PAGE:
Why does she give more credit to his dreams just because he is eleven years old, and she thinks my theories are silly because I am four years older than him? I am not a child anymore, as they keep telling me, so my speculations should be correct, and they should be concerned when I tell them that I truly, honestly believe my soul leaves my body every night.
Deep in thought, I stare at the ceiling as if the off-white paint will give me the answers I am looking for. “Where does my soul go?”
My mum walks past my room and calls, “Come on, Gaby. Get ready for school now.” She hesitates in front of the door and, with a scowl on her face, she adds, “For heaven’s sake, tidy up your room.”
With a grunt, I heave myself up and off the bed. I tiptoe over the clothes between me and the door and swing it closed.
At my wardrobe, I page through the clothes hanging from the rail. It is civvies day at school, and I feel like wearing a dress, which in itself is peculiar. I am not even sure whether I have a dress decent enough to wear to school.
I find a dress I forgot I had. Pulling it from the hanger and clutching it in my fist, I walk over to the full-length mirror in the corner of my room.
I hold the dress up in both my hands so that it hangs from my shoulders and I turn my head sideways as I contemplate my choice. Choosing the right outfit can sometimes be extremely complicated, especially if a person wants to blend in.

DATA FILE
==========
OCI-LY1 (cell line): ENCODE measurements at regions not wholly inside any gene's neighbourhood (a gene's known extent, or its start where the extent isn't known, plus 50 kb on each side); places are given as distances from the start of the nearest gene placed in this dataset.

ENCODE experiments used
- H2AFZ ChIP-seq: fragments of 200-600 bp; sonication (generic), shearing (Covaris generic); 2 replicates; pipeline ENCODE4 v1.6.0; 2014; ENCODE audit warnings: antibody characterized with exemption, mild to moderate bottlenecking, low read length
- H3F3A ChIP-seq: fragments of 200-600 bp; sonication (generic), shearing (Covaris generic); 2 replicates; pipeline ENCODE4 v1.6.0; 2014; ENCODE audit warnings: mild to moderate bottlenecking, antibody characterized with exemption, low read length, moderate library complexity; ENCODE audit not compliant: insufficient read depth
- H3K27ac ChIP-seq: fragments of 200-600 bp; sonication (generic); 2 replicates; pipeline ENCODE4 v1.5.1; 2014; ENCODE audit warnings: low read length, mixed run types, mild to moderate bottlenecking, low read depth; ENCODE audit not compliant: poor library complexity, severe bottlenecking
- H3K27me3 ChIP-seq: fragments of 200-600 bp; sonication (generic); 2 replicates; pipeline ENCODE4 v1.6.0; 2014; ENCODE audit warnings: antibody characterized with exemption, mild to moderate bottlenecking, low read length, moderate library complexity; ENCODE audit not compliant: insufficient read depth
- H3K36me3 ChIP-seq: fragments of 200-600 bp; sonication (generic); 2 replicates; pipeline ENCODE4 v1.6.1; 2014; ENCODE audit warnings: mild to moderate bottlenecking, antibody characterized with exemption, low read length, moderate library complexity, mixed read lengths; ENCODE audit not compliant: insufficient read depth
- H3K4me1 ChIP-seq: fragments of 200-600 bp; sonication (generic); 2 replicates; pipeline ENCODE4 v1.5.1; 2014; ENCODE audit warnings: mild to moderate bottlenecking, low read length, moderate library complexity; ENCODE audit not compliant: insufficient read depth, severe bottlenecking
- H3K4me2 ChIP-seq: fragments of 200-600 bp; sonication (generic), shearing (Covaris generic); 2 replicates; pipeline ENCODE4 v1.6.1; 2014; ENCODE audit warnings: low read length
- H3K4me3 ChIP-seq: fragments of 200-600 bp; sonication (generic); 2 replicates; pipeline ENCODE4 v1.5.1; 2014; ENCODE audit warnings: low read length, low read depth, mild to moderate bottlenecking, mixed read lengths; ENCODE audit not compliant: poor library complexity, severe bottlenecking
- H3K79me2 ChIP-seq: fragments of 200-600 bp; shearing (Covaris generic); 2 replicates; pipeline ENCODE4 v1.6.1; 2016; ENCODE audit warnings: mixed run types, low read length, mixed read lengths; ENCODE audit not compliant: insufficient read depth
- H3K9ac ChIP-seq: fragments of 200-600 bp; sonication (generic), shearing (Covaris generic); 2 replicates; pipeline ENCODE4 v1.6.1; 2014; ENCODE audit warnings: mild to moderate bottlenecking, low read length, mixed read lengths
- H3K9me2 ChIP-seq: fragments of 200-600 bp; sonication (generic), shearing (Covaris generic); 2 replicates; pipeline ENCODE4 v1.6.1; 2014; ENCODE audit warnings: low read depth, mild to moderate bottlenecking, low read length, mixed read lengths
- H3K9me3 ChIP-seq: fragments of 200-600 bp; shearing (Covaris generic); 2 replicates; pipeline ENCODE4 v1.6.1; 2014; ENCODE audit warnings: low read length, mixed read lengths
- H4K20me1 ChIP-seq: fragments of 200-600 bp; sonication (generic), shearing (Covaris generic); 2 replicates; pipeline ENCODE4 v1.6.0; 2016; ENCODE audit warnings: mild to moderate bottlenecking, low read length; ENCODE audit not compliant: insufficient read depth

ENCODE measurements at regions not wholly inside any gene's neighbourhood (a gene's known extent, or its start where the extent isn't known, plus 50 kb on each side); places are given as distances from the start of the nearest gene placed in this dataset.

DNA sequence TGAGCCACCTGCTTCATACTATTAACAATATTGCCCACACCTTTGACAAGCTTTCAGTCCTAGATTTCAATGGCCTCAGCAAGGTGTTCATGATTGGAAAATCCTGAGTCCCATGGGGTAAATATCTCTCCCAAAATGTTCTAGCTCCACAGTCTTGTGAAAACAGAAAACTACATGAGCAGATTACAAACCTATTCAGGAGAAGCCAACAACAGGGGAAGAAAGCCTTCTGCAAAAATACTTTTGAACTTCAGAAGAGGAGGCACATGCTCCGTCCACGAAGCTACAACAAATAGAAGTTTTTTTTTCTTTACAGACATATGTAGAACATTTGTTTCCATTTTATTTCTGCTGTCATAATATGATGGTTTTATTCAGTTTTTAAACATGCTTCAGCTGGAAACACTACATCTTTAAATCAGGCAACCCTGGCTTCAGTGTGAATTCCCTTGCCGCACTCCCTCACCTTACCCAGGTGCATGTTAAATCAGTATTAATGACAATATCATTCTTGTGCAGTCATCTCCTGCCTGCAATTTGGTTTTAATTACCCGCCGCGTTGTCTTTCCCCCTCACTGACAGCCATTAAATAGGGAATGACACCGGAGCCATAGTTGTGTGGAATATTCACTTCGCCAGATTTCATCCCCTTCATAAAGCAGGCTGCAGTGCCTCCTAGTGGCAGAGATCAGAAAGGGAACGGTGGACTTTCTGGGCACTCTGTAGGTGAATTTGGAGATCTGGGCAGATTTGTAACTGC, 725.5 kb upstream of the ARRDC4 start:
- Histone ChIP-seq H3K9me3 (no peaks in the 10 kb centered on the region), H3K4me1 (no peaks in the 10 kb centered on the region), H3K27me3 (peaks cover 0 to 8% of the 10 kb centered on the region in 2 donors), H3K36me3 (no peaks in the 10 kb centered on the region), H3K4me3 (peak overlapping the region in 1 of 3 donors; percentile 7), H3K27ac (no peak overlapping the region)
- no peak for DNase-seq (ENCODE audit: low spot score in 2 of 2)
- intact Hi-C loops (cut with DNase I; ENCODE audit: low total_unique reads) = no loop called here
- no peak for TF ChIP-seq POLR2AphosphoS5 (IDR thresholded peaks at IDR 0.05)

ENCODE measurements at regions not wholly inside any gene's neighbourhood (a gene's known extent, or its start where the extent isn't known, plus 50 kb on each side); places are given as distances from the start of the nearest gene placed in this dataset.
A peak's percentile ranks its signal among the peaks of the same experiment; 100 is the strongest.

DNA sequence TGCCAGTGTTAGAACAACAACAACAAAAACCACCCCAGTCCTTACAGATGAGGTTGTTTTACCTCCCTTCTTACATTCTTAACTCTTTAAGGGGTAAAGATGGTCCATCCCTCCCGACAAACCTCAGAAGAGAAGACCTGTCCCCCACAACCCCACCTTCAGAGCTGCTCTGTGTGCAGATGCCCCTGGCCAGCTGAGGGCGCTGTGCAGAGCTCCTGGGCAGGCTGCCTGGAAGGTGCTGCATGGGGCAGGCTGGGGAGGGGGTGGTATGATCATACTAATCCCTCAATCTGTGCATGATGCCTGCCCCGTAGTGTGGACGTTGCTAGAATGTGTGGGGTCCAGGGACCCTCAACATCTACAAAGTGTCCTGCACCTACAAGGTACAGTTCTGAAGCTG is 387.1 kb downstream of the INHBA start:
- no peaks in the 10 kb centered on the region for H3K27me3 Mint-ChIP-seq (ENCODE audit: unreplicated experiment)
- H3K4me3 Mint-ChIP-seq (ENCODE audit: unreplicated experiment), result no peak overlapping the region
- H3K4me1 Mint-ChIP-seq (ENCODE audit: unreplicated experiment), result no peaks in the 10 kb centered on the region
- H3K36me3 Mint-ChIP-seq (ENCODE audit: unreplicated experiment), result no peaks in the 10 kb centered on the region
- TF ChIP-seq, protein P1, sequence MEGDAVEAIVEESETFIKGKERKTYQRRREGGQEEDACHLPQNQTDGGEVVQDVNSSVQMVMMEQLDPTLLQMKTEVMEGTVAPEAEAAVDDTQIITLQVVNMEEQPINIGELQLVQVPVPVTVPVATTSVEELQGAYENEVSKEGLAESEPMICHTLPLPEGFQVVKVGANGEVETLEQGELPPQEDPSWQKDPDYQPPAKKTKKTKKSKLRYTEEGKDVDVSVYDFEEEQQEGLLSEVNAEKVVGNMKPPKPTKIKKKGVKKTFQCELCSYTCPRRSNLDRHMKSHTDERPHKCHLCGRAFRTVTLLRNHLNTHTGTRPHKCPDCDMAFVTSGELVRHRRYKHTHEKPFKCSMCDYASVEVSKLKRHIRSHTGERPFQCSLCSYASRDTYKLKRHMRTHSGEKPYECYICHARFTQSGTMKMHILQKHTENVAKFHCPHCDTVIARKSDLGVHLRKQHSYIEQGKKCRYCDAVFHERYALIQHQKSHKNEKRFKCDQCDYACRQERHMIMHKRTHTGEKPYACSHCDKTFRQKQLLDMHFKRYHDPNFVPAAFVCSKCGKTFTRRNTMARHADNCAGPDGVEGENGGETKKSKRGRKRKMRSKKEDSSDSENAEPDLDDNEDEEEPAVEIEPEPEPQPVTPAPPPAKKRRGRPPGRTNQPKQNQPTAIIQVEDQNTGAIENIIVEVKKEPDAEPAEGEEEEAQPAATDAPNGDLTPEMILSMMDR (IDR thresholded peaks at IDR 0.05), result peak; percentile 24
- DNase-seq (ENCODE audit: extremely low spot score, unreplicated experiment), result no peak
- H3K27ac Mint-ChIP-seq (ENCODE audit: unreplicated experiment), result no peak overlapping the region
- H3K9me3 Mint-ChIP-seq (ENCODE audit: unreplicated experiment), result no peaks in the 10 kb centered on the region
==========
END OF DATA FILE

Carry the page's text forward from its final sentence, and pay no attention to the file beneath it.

Yesterday I wore my usual uniform of grey school pants, powder blue shirt, navy and gold striped tie, blue jumper, and navy blazer, but yesterday is yesterday. Usually on casual days at school, I would wear my favourite faded jeans and a T-shirt, but after the dream I woke up from only an hour and a half ago, I feel girlie.
I pull my nightgown off and slip the dress over my shoulders. Moving my hands down my body to my waist, I smooth the material and then twirl in front of the mirror. A sock gets tangled on my foot and I fall on my hands and knees. Thankfully, the other clothes collected on the floor cushion my fall. I could have ended up with seriously bruised knees, and the pretty pale blue dress I am wearing comes just above my knees in soft frills.
In one motion, I sweep the entire bundle of clothes on the floor in my arms and dump them into the hamper in the corner of my room, behind the door. I think some of the clothes in that bundle are clean, but no harm will be done to give them a second wash, I justify my actions.